KINGMAN - The execution-style killings of two New York City police officers Saturday put every cop in the country on high alert over fears the gunman's actions might spread elsewhere - and that they could be the target.
"It was absolutely a terrible thing," said Sheriff Jim McCabe in an interview Monday. "I don't remember a time in history that we've ever had people go out with the sole purpose of killing cops.
"The mob wouldn't kill cops because they knew it would bring too much heat, but it looks like things have changed."
When asked if he thought the killer, 28-year-old Brooklyn resident Ismaaiyl Brinsley, was mentally ill, as his mother has suggested, McCabe said, "I hope so. I'm sure they'll do a deep investigation into his background, but I can tell you that's what we usually see."
McCabe and Kingman Police Chief Bob DeVries both spoke to their respective officers Monday, not to warn them of a possible attack - there is no evidence to suggest others plan on ambushing law enforcement officers here or anywhere else in the country - but to tell them to continue to rely on their training and professionalism.
While law enforcement officers and the overwhelming majority of Americans are shocked and outraged by Brinsley's actions, McCabe and DeVries understand why many people are equally shocked and outraged over the deaths of Mike Brown in Ferguson, Mo., and Eric Garner of New York City earlier this year.
The men, both black, were killed by police officers who were later cleared of any wrongdoing by grand juries. The deaths set off riots in Missouri and protests in New York City and other metropolitan areas across the nation. Brinsley, who was black, killed officers Wenjian Liu and Rafael Ramos. The officers were sitting in their patrol vehicle when Brinsley approached and fired through the passenger-side window, striking both men with several rounds to their heads and bodies.
He ran underground onto a subway platform and killed himself. Before the killing, Brinsley posted the following on social media: "I'm putting wings on pigs today. They take 1 of ours, let's take 2 of theirs."
McCabe said officers everywhere will have to control their emotions.
"Every cop in the country will be extra vigilant and every cop in the country is going out there today to do their jobs," said McCabe, but he also said law enforcement and the communities they serve in Mohave County enjoy a relationship of mutual respect. "Right now, I'm really happy to be a cop in Mohave County," said McCabe. "We're not seeing what goes on elsewhere."
DeVries expressed sadness over the weekend double killing, but he also said experience has taught him the period between Thanksgiving and New Year's can be the most dangerous of the year for officers.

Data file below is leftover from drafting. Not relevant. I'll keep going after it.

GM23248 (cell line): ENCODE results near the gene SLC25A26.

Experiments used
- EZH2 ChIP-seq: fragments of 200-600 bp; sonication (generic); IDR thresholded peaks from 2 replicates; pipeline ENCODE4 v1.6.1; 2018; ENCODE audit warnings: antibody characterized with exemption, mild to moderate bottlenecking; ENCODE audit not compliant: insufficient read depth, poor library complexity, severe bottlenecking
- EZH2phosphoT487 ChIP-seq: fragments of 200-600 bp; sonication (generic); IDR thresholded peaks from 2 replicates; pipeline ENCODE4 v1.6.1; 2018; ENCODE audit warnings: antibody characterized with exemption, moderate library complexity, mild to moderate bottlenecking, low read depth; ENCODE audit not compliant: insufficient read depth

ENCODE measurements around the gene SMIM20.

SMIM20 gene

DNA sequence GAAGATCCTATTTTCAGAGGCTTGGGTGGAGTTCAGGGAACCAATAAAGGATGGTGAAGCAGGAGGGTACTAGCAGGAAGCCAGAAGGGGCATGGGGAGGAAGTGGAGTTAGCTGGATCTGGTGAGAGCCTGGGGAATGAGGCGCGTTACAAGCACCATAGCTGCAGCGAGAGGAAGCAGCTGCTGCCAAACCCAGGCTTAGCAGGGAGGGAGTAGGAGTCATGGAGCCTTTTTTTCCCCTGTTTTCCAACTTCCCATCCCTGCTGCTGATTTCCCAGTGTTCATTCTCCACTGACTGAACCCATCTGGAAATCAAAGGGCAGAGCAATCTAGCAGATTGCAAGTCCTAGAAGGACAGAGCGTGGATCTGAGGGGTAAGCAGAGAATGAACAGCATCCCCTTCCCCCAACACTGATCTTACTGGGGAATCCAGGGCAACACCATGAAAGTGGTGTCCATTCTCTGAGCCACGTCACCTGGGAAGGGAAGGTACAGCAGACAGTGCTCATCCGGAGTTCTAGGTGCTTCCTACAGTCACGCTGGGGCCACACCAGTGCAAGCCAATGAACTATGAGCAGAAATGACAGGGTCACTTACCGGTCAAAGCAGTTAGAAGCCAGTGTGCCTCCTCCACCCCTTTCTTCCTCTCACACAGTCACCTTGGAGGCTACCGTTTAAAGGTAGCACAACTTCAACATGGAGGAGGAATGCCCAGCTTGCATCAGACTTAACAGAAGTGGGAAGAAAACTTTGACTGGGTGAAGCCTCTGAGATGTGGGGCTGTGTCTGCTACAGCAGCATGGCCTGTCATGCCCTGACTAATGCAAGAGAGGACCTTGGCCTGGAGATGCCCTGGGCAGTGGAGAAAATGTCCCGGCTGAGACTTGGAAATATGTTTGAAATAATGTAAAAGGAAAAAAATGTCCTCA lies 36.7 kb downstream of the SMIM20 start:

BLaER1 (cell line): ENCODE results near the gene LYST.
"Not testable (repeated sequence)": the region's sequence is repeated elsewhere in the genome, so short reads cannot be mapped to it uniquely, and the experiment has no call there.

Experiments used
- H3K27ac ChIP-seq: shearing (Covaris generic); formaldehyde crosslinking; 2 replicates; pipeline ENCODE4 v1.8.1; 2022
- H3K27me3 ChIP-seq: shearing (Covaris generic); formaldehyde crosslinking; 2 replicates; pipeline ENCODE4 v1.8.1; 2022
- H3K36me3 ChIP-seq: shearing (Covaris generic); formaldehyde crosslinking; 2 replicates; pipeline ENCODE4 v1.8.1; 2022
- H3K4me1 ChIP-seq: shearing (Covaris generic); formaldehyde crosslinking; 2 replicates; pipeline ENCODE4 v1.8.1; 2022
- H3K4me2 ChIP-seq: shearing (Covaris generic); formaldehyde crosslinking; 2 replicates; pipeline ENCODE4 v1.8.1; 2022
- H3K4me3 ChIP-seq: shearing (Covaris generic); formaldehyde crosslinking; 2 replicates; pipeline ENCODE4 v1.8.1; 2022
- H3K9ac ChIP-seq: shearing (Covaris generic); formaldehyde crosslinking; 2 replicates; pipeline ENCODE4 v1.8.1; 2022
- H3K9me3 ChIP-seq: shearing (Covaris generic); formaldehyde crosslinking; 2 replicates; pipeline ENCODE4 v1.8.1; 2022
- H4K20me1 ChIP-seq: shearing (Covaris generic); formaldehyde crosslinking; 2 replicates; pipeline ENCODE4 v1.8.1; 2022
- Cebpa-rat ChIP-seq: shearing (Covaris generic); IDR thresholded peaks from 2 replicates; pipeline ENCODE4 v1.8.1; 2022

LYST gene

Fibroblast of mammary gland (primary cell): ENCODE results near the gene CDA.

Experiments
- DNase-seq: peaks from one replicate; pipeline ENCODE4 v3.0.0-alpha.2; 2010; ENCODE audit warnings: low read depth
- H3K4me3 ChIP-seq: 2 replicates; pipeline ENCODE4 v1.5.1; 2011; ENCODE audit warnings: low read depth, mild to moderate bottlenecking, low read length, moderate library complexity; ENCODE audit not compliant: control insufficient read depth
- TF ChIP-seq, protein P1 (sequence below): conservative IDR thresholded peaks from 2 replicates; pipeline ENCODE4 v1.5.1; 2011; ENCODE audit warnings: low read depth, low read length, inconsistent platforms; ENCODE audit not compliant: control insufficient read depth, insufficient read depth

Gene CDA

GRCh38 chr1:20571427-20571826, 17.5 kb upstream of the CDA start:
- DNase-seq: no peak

"Things can get violent in a hurry for a police officer this time of year," he said. "It's not always a happy time for a lot of people."
As for the NYPD killings, DeVries said his officers will keep their personal feelings to themselves.
"There are raw emotions on both sides," he said. "I told them to continue to do what you do in a professional manner.
"They do a great job and I'm proud of them."
DeVries and McCabe pointed out there are very few incidents of use of force compared to the number of incidents they respond to and the arrests they make.
DeVries attributes it to CPR, and he's not talking about cardiopulmonary resuscitation. "We call it courtesy, professionalism and respect," he said.
"I remember there were several times I could have used lethal force and it would have been justified," said McCabe, "but I did not use lethal force and the great majority of cops operate the same way. Cops use a great deal of restraint. We have different tools available to utilize less than lethal force and those tools will continue to evolve. Believe me, nobody wakes up hoping he's going to get into a gunfight."
Both men said the blame with Saturday's double killing rests solely with the shooter and not New York City Mayor Bill de Blasio, who has been criticized by NYPD union leaders for comments he made after a grand jury declined to indict the officer involved in Garner's killing.
"I don't think he or anyone besides the killer should be blamed," said McCabe. "We look at the root cause. There's only one person who decided he was going to go out and kill two cops that day. Nobody else. Just him."
DeVries was equally circumspect. "I'm not going to get into the political blame game," he said. "There are so many people who are emotionally charged on both sides and I think the problems we're seeing are more deeply rooted than anybody understands right now. We need to start working on fixing it."